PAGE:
Monday, January 16, 2017

New thoughts on treatment

Friday night January, 13, 2017 at 8:30 PM after working the entire day I boarded a Southwest flight for Las Vegas. The purpose of my visit was to participate in the making of a patient facing video for Dendreon. I checked in to my hotel and finally got to my room at midnight. After a quick shower and brushing my teeth I went to bed. I had an 8 AM wake up call. 
At 9:15 Saturday morning I left my hotel and rode over to comprehensive cancer center. The video is a representation of a hormone refractory patient going to his oncologist to be prescribed Provenge therapy. The film crew was very professional and I was really at ease with the process. Nicholas Vogelzang played himself and I played the part of the patient. What surprised me the most however was that Nick treated it like a genuine appointment. Maybe that's what made it so easy. 
Keep in mind that throughout my battle with this disease, I have never had a Doctor who is considered an expert in the field like Nick is. Throughout the day I was able to have a ton of one on one interaction with one of the finest prostate cancer oncologist in the field. I asked a ton of questions and took A lot of mental notes. 
 Nick spoke of things regarding my treatment that I did not believe were possible. He spoke of curative treatment. He recommended that I consider having my prostate removed or at the very least consider Brachytherapy. He also believes that my history shows a tendency towards having a BRCA mutation. He recommends me being tested for it. 
   After we finished shooting Tony Crispino, his wife Ruthie, and I went out to lunch before they drove me to the airport. It is 1019 and I am almost home again. It was a whirlwind trip and one I will not soon forget. I have many things to think about. I may have some treatment decisions in my future. All I really know at the moment is it sure is good to be home.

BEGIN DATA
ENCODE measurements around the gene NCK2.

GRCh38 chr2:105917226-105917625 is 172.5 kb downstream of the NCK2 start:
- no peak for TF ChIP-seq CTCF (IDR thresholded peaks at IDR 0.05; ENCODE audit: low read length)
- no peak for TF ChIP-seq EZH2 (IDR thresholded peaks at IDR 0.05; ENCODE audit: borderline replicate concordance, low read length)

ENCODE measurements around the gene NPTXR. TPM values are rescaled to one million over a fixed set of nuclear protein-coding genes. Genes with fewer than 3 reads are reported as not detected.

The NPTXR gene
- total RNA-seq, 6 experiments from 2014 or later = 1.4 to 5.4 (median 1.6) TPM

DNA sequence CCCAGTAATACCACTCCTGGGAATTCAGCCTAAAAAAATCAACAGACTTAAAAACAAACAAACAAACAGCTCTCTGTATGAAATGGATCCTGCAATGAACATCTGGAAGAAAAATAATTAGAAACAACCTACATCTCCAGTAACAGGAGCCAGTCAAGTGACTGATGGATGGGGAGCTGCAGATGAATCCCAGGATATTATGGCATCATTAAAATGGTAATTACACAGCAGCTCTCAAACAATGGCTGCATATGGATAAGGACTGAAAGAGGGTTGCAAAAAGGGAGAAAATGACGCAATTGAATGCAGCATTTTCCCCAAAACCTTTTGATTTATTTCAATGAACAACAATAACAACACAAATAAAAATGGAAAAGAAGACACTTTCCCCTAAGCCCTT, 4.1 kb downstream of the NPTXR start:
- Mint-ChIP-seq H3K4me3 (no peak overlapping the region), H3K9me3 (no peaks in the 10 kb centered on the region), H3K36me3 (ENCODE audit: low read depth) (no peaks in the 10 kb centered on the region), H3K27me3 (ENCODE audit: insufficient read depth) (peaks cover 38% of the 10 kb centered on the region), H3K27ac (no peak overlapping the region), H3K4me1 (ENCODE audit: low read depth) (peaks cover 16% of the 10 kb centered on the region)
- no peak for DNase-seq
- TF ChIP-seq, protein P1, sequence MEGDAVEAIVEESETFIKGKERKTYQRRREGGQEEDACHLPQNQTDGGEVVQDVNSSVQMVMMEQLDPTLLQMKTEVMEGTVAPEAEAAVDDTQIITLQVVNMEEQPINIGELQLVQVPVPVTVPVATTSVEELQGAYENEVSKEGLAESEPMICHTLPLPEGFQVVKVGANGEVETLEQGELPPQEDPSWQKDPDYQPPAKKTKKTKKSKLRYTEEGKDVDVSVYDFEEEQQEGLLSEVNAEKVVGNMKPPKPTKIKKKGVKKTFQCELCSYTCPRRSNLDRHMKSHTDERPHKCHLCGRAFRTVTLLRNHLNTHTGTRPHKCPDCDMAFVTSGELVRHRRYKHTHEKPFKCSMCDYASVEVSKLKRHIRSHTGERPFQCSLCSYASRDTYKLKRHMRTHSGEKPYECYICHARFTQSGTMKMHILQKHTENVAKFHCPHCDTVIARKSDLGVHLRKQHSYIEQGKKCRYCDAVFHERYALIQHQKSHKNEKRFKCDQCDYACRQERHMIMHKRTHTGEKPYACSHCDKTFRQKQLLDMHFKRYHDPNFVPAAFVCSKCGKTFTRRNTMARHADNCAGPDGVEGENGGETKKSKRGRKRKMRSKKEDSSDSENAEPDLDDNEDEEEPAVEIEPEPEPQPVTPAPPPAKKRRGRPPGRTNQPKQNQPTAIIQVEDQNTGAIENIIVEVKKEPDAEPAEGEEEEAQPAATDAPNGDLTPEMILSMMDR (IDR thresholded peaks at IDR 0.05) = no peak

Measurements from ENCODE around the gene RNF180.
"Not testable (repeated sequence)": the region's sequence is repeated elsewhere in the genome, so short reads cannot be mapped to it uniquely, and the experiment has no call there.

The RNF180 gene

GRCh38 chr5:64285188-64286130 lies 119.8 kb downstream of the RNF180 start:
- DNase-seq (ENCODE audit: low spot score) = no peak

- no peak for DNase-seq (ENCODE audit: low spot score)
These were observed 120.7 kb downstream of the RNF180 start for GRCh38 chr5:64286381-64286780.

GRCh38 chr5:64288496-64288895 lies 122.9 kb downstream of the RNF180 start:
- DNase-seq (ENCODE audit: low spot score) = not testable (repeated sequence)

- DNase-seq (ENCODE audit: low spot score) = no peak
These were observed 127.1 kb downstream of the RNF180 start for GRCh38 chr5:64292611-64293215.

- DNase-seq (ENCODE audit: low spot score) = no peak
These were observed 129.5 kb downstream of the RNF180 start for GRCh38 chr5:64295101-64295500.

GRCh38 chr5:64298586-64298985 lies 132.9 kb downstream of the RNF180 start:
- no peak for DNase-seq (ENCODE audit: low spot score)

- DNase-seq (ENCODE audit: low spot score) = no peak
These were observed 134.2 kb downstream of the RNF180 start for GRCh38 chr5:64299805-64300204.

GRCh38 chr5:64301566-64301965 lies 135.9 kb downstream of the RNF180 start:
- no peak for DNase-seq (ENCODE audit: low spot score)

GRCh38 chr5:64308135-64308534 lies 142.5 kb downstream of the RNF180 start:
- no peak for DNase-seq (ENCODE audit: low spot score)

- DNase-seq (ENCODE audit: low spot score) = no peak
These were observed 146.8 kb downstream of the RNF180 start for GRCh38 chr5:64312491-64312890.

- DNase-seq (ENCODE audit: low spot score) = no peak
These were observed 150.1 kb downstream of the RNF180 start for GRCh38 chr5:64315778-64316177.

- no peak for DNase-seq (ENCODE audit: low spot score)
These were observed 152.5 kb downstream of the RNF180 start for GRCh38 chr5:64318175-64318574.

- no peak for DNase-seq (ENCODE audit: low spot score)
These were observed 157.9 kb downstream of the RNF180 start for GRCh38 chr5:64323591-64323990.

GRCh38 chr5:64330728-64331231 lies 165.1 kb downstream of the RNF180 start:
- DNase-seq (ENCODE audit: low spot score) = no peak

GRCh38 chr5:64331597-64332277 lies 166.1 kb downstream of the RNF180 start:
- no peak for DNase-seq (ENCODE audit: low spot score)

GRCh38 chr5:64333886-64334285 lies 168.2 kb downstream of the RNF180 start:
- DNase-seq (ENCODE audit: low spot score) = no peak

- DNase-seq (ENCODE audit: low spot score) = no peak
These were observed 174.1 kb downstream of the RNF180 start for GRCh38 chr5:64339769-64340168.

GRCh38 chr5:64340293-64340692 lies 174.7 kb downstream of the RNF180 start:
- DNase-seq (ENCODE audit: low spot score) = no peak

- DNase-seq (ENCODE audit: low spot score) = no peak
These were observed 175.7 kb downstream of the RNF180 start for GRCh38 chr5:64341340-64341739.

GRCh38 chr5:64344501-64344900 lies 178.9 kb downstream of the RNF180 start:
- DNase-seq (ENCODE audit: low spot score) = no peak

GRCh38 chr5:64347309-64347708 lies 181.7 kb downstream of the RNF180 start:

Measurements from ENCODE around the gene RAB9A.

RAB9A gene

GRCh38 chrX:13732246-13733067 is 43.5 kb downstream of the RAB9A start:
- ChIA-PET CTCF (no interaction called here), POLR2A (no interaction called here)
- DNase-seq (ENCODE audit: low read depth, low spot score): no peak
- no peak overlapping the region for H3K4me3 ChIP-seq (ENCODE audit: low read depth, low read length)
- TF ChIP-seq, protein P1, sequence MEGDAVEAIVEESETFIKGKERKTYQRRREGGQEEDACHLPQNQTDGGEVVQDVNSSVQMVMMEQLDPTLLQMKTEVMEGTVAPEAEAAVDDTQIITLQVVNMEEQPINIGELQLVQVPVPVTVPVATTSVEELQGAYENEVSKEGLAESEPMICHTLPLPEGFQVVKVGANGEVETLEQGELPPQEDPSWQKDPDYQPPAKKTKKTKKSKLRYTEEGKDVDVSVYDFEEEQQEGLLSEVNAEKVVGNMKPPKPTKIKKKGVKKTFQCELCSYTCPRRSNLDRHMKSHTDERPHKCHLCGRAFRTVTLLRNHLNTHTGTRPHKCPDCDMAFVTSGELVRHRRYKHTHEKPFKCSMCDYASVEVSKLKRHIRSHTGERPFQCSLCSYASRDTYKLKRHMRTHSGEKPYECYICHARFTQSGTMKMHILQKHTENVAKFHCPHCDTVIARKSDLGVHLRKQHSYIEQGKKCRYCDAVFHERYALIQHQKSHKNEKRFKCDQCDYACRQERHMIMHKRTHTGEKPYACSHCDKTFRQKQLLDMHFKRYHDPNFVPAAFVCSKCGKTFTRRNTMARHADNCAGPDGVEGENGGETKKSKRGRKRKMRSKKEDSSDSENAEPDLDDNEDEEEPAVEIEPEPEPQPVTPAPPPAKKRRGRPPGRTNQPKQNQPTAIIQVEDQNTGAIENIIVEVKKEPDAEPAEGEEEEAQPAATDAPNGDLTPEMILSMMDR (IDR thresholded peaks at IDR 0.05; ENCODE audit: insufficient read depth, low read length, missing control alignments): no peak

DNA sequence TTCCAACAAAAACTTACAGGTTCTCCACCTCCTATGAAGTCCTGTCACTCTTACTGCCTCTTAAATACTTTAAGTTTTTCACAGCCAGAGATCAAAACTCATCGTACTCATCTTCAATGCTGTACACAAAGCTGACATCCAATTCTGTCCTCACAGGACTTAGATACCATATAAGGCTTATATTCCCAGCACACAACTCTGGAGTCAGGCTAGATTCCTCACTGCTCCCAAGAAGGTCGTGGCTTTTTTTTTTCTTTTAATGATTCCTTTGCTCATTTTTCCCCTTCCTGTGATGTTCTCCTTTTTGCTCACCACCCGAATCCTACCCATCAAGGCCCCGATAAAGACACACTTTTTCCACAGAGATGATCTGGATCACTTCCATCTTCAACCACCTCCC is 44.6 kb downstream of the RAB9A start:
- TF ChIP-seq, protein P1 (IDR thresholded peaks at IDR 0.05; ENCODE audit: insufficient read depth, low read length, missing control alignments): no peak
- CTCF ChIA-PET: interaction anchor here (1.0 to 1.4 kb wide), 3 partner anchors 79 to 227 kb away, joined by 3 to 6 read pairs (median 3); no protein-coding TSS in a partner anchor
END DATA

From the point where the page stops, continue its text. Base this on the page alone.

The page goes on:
If I have a BRCA mutation then I am told that it is both a good and a bad thing. The bad equates to how quickly it spreads throughout the bones and other organs. Another negative aspect is that the gene is hereditary. I may very well pass it on to my offspring.
   On the positive side, this type of PCa. responds very well to hormone therapy indefinitely. It may be possible for to participate in intermittent hormone therapy.
   The other question I have to consider is whether or not I want my prostate treated. There is a chance that if I do then I might be cured. 
That is a really big word.
I have said in previous posts that I envy the cured. Now I am not so sure. I have been in remission for 5 years. It's true I would love some testosterone but other than that I have it pretty good. I am still capable of physical intimacy. I don't wet myself. I have a great life. Surgery could really screw all of that up. If I had surgery I might never again have an erection. So much to think about.